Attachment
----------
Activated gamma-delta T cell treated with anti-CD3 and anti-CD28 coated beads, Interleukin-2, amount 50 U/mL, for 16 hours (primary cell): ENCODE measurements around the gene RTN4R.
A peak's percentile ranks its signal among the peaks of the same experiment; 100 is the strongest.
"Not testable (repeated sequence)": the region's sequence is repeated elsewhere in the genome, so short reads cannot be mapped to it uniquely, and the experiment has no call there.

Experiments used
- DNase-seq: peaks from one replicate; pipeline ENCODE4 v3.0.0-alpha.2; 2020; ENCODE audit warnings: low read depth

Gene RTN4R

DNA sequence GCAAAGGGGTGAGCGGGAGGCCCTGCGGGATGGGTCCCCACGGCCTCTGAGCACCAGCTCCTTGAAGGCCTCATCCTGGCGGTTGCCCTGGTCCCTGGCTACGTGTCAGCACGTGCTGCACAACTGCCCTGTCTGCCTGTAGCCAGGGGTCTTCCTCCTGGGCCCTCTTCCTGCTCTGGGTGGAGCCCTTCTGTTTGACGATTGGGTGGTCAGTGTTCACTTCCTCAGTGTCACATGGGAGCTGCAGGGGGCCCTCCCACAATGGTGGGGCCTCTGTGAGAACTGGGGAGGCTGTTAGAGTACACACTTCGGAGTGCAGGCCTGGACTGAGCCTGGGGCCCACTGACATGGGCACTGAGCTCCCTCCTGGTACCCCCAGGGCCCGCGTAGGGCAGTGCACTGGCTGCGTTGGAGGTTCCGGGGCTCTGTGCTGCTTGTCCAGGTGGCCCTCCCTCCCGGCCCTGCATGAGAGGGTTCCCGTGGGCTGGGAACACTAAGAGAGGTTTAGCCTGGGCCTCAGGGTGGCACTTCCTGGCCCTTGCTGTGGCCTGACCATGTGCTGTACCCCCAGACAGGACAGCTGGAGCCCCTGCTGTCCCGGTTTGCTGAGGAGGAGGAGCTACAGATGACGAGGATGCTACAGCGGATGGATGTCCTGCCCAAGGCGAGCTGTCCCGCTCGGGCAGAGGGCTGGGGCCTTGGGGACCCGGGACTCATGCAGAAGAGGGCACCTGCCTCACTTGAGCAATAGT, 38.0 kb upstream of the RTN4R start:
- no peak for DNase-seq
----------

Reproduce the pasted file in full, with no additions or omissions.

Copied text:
Activated gamma-delta T cell treated with anti-CD3 and anti-CD28 coated beads, Interleukin-2, amount 50 U/mL, for 16 hours (primary cell): ENCODE measurements around the gene RTN4R.
A peak's percentile ranks its signal among the peaks of the same experiment; 100 is the strongest.
"Not testable (repeated sequence)": the region's sequence is repeated elsewhere in the genome, so short reads cannot be mapped to it uniquely, and the experiment has no call there.

Experiments used
- DNase-seq: peaks from one replicate; pipeline ENCODE4 v3.0.0-alpha.2; 2020; ENCODE audit warnings: low read depth

Gene RTN4R

DNA sequence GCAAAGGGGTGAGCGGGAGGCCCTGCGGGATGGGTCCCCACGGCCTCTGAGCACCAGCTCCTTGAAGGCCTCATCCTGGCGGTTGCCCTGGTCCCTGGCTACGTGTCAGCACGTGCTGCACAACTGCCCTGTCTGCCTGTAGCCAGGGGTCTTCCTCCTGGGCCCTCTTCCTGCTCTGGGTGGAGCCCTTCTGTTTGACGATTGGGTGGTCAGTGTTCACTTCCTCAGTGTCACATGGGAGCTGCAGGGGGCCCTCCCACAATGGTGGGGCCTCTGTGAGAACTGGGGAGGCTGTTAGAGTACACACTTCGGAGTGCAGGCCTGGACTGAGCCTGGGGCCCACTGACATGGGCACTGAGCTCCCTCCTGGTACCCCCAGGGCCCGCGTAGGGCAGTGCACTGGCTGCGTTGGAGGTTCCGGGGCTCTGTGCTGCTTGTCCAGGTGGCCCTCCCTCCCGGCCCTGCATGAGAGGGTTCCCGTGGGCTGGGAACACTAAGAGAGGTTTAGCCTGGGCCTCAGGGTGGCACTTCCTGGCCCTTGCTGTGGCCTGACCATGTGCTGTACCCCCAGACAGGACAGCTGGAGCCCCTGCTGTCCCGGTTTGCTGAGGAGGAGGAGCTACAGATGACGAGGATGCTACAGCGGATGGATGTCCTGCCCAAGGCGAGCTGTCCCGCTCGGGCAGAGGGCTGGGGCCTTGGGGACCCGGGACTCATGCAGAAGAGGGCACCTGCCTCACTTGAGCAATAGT, 38.0 kb upstream of the RTN4R start:
- no peak for DNase-seq